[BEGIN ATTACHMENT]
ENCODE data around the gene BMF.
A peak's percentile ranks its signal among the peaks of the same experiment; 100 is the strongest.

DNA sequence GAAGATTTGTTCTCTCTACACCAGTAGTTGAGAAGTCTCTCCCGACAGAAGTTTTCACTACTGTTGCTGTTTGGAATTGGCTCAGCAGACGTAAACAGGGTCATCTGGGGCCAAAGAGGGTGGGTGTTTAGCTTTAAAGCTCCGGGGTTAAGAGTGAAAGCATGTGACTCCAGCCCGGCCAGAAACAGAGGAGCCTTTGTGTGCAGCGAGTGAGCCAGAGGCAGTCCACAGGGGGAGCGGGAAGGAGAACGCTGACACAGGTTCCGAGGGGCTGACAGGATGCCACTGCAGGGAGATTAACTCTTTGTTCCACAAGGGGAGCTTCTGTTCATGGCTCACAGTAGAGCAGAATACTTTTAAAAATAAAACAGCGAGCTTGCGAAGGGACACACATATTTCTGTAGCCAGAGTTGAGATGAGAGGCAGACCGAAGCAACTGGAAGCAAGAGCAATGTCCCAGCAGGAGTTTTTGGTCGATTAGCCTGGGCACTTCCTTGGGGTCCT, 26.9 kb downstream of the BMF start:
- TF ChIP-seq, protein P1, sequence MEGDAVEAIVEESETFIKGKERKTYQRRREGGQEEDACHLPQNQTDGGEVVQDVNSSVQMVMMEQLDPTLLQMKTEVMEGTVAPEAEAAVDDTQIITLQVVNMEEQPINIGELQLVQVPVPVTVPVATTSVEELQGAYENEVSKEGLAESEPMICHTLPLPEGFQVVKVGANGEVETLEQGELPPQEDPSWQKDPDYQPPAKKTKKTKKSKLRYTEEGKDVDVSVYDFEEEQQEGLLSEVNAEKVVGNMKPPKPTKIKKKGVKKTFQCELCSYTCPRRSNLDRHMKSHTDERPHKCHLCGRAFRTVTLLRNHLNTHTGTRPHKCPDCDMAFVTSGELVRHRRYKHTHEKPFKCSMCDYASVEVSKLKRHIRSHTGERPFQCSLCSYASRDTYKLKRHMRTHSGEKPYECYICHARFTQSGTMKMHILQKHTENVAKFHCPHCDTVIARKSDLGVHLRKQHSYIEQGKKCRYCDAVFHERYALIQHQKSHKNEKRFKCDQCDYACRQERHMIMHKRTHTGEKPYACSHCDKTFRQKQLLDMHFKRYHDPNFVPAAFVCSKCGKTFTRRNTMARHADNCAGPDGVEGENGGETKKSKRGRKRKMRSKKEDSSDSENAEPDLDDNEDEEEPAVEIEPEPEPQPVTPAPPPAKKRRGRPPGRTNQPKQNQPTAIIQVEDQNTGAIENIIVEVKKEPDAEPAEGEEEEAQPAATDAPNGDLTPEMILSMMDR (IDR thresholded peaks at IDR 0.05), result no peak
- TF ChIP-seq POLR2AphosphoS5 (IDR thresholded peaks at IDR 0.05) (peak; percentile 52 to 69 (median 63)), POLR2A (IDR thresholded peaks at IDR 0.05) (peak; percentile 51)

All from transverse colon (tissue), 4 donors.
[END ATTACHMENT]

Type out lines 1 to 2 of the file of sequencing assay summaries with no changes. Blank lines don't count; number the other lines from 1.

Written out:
ENCODE data around the gene BMF.
A peak's percentile ranks its signal among the peaks of the same experiment; 100 is the strongest.